Arbitration is a form of ‘alternative dispute resolution’ that has been widely promoted by all the three organs of the State for speedy and efficient delivery of justice and yet, only a few know of its advantage over the traditional method of demanding justice, that is, litigation. The Arbitration and Conciliation Act came into force in 1996 keeping in mind the ‘Model Law’ adopted by the United Nations Commission on International Trade Law (UNCITRAL) on International  Commercial Arbitration in 1985. Since then, very few contracts in India have had arbitration as its dispute resolution (albeit a growing number of companies are now resorting to arbitration)[1]. This has also led to India fairing a mere average in the World Bank’s Ease of Doing Business index, with a rank of 100 amongst 189 countries (this after major improvements in resolving insolvency, paying taxes, protecting minority investors and getting credit). The reasons could be many-fold but I would like to restrict myself to lack of awareness in this particular method of dispute resolution.

 

Many, in the commercial community as well as the general public, are unaware of the benefits of arbitration over litigation. Arbitration provides a faster, more efficient and more specific justice delivery mechanism. According to the NITI Aayog Report, an estimated 31 million cases are pending before various courts in India with 26% of these cases being more than 5 years old. Litigation, therefore, cannot be a reasonable method of enforcing a contract. The requirement of specialized forums to counter such delay is highly sought after and arbitration is the answer to that call. Through arbitration, parties can themselves appoint arbitrators which they consent to and in return agree to the arbitral award, which, according to the Arbitration and Conciliation Act,1996, is final and binding.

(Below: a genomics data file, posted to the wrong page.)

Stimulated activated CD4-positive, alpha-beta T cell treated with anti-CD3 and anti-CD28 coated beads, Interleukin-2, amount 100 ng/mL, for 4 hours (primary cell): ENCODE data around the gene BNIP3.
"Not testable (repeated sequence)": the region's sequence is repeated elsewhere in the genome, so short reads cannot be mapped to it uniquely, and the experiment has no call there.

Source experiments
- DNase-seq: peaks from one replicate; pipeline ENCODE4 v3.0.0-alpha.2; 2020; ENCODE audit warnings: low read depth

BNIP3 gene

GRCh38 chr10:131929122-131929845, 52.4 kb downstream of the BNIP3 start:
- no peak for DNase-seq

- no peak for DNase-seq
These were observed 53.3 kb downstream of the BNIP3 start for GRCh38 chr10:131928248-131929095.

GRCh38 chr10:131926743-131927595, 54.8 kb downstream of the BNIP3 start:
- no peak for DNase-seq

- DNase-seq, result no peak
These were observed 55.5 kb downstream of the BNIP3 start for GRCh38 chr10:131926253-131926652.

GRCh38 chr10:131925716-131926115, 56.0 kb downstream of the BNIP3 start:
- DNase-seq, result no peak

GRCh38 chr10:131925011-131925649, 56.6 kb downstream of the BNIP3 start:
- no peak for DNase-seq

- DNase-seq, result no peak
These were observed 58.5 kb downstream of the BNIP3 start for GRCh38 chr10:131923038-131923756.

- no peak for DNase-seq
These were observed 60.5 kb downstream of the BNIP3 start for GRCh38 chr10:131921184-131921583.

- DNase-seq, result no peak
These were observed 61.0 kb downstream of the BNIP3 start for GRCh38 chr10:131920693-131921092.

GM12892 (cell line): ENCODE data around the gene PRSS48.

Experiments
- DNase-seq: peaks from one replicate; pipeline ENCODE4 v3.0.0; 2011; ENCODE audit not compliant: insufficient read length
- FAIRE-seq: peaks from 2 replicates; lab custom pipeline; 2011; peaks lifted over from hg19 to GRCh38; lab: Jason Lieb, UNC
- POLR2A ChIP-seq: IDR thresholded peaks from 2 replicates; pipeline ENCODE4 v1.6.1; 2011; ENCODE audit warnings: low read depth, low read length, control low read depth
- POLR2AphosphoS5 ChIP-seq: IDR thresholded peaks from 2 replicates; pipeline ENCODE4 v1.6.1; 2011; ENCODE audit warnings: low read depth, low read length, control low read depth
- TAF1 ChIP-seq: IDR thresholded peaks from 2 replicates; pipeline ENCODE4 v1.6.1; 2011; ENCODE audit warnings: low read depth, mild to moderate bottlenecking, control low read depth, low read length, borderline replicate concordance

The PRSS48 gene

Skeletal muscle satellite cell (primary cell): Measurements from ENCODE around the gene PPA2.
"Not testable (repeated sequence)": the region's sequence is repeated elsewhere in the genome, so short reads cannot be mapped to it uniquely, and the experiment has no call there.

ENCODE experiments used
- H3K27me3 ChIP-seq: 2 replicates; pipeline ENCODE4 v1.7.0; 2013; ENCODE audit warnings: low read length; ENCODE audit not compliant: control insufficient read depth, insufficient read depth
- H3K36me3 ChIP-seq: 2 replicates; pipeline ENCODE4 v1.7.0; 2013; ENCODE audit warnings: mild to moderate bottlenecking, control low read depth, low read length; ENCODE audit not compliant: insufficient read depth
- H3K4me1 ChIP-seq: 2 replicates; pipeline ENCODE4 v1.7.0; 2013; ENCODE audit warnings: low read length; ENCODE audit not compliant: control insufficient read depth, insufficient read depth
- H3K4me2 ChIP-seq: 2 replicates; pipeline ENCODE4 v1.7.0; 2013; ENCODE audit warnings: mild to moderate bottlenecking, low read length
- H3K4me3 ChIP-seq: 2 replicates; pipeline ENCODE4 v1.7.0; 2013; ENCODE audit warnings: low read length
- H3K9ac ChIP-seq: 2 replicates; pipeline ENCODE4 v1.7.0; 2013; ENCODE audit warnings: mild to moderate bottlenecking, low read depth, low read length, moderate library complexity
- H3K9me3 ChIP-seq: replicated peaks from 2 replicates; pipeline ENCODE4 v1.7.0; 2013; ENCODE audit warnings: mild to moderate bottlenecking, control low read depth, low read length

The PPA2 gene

One other reason why arbitration is not popular or lacks awareness is 5due to the fact that most of the arbitration proceedings in India are ad-hoc (almost 90%), meaning, the parties themselves regulate the proceedings resulting in delays, unprofessional arbitrators and poor quality of awards.

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This, then, paves way for intervention from the courts, delaying the process further. The remedy to this problem is found in Institutional Arbitration, the form of arbitration which is more popular in Western Countries as well as in Singapore (the most sought after seat for international arbitration). In this type, arbitration is regulated by institutions which specialize in this field (Examples: Indian Institute of Arbitration and Mediation, Mumbai Centre for International Arbitration, Nani Palkhivala Arbitration Centre). Here, although the parties lose a decent part of their autonomy, they benefit from the expertise provided by the institution and good quality infrastructure. The problem with such institutions is , however, the lack of modern day procedure and inadequately trained staff ( albeit there is a surge in highly advanced institutions such as IIAM). Another reason why parties refuse this path is because of the high cost it comes with.

 

Finally, and most importantly, the chief reason why people neglect arbitration is because litigators encourage them to petition before the judicial courts.

Parties are seldom aware of such proceeding by themselves; they require legal advice in order to approach arbitration institutions. Lawyers readily advise them to approach the courts as litigations serves as a more lucrative career then arbitration (although the arbitration process is much more costly then litigation). A dedicated bar comprising of professionals competent to conduct arbitration in accordance with the rules of the institutions and provide competent viable services is the need of the present hour (Example: International Bar Association Arbitration Committee).

 

There are some limitations with arbitration; the foremost being that the award is final and binding. One can appeal against the award but there can be no second appeal (Arbitration and Conciliation Act, 1996). However, the pros clearly outnumber the cons here, therefore making arbitration the frontrunner in a business friendly India.

 

References:

[1] NITI Aayog Report, http://niti.gov.in/writereaddata/files/document_publication/Arbitration.pdf

[2] http://www.livemint.com/Opinion/AXgpyH01L4oIMw43nDx5NN/Pushing-institutional-arbitration-in-India.html

[3] http://niti.gov.in/writereaddata/files/document_publication/Arbitration.pdf

[4] https://www.pwc.in/assets/pdfs/publications/2013/corporate-attributes-and-practices-towards-arbitration-in-india.pdf

[5] http://lawmin.nic.in/ld/P-ACT/1996/The%20Arbitration%20and%20Conciliation%20Act,%201996.pdf